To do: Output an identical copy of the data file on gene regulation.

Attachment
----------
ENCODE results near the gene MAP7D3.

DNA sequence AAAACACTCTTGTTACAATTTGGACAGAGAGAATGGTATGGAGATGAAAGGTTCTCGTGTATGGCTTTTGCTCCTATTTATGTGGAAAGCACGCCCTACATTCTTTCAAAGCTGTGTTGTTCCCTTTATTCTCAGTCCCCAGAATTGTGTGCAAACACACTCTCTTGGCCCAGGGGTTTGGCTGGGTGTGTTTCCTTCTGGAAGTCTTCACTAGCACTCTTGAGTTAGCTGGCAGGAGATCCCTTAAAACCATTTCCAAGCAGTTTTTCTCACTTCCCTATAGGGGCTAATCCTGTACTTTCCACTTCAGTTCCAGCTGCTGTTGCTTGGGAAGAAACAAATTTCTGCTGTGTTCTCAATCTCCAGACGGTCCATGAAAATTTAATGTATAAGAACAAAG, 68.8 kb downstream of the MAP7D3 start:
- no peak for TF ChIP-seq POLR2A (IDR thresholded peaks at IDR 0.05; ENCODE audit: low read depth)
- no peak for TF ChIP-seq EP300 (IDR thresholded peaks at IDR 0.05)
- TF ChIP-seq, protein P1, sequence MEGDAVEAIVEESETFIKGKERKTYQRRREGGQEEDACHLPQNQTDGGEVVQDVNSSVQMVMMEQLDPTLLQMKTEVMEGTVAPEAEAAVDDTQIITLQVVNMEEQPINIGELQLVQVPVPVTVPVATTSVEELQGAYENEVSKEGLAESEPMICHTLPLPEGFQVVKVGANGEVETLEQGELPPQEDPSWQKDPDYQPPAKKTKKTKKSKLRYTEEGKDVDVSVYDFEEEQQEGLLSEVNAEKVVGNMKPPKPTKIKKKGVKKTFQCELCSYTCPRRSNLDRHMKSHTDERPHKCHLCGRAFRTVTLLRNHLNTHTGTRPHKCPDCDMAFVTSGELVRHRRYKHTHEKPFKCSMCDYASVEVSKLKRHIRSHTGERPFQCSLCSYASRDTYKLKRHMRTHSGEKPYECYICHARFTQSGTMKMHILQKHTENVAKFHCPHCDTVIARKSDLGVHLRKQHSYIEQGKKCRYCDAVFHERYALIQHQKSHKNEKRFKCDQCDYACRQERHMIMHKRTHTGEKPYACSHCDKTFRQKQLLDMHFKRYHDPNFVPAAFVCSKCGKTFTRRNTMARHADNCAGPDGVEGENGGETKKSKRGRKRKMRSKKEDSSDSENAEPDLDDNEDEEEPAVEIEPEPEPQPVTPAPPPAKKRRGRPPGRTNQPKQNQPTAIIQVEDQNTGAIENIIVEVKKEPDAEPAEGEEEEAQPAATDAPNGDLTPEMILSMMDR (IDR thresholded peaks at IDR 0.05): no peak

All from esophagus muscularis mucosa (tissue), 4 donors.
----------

ENCODE results near the gene MAP7D3.

DNA sequence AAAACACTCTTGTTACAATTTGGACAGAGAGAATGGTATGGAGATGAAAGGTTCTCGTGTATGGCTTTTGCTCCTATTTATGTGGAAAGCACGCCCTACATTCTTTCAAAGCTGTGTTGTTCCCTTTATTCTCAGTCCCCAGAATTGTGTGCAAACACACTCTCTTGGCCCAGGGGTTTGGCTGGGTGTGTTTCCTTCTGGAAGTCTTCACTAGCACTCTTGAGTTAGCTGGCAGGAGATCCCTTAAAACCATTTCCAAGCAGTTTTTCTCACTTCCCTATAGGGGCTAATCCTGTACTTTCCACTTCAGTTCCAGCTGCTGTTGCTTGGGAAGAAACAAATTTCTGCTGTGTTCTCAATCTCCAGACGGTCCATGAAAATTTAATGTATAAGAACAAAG, 68.8 kb downstream of the MAP7D3 start:
- no peak for TF ChIP-seq POLR2A (IDR thresholded peaks at IDR 0.05; ENCODE audit: low read depth)
- no peak for TF ChIP-seq EP300 (IDR thresholded peaks at IDR 0.05)
- TF ChIP-seq, protein P1, sequence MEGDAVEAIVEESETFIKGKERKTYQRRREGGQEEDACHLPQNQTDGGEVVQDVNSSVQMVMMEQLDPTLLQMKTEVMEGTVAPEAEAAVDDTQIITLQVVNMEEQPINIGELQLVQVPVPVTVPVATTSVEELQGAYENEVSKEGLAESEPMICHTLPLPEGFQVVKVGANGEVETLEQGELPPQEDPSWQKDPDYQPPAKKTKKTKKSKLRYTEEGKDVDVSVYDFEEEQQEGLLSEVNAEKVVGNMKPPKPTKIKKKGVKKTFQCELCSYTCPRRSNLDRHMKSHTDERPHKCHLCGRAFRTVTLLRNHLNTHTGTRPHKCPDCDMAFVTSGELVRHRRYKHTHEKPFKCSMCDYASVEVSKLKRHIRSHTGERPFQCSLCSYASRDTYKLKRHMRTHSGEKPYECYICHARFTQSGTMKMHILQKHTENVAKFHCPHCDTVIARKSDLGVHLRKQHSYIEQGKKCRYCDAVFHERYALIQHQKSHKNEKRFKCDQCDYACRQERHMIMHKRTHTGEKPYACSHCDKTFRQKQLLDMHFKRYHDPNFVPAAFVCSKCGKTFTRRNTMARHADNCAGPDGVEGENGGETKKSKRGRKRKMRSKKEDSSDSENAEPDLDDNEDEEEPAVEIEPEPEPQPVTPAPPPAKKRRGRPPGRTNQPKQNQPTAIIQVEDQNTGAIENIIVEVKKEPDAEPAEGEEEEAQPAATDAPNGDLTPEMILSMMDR (IDR thresholded peaks at IDR 0.05): no peak

All from esophagus muscularis mucosa (tissue), 4 donors.